Drop in passengers amid expansion at Sonoma County airport due to COVID-19 pandemic

SANTA ROSA, Calif. (KGO) -- Certainly, you've seen the drop in airline stocks, and heard about how the number of passengers is down by as much as 95% during the novel coronavirus pandemic.

That's hurting large airports and regional ones, as well.

In Santa Rosa, the Charles Schulz Sonoma County Airport may take two years to recover.

Outside the terminal, signs point to taxis, gates, rental cars, and parking lots, but there are few people to read them. Inside, the terminal is almost empty, and as quiet as a library.

"There was a sigh of relief. We thought it would be super-packed," said passenger Euan Ashley.

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"I love getting my own row and not being stuck with another person in space," added Sherry Kwas.

Space? Not a problem. Passengers who do fly barely trickle out of the few arriving flights.

Their numbers tell the story. From 16 flights a day two months ago, now the airport sees six.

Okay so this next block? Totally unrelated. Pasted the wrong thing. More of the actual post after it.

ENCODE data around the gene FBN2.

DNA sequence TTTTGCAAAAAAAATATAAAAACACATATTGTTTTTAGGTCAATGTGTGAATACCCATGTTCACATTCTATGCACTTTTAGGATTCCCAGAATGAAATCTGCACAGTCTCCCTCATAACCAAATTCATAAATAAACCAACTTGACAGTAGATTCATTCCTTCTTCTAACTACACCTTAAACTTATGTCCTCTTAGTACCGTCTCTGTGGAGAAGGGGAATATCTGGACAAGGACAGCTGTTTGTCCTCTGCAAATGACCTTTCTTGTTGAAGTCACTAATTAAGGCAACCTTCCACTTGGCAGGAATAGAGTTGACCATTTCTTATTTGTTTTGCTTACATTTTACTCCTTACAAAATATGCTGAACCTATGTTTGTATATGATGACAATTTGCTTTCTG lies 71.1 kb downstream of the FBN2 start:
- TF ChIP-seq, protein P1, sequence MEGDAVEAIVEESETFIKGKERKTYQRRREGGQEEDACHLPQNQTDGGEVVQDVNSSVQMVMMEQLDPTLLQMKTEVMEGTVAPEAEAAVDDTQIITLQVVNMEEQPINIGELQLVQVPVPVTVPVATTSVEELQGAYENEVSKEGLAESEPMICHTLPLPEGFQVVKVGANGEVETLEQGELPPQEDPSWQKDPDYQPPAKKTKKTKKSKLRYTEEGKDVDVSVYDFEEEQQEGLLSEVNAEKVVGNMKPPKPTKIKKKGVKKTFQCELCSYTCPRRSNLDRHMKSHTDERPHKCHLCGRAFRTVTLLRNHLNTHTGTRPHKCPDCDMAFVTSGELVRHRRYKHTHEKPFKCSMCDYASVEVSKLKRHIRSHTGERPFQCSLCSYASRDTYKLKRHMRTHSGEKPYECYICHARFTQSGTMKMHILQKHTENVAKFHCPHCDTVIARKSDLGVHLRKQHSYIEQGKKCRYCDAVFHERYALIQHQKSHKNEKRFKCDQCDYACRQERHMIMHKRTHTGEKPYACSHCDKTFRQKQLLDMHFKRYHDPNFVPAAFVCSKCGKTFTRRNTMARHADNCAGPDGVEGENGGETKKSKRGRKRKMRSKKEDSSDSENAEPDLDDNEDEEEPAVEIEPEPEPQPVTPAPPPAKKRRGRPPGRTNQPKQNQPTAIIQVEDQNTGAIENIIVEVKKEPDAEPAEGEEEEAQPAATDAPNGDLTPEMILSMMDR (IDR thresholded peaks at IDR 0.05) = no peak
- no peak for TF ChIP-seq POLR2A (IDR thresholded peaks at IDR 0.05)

From 1,500 passengers every day, now the airport sees forty or fifty, total. "Before this hit, we would have had three or four planes here at noon," said airport manager John Stout, who pre-dates passenger service.

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We remember watching him help with bags before the the first commercial flight in 2007, followed by high hopes. Just last year, the airport won a 10 million dollar federal grant to improve a facility that needed to grow to accommodate increasing demand. What had been a growth trend for smaller regional airports has morphed into a battle for survival.

"If airports had a market before, the will come back," Stout said. "But, it may be on the end of the return to recovery. The airlines will start in big markets and move down to smaller ones," he said.

Meantime, at this rate, airport revenue to Sonoma County will drop by an estimated $4 million a year.

Every flight used to be worth $28 million in local revenue. Now, people are losing jobs. One restaurant in the terminal employed 29 people last year. Now, it is closed.

Even Hertz laid off four people. That's percent of the staff. "They didn't tell us until the day before. Then they had to let them go," said Matt Heywood behind the empty counter.

How times can change, and fast, especially in a jet age.

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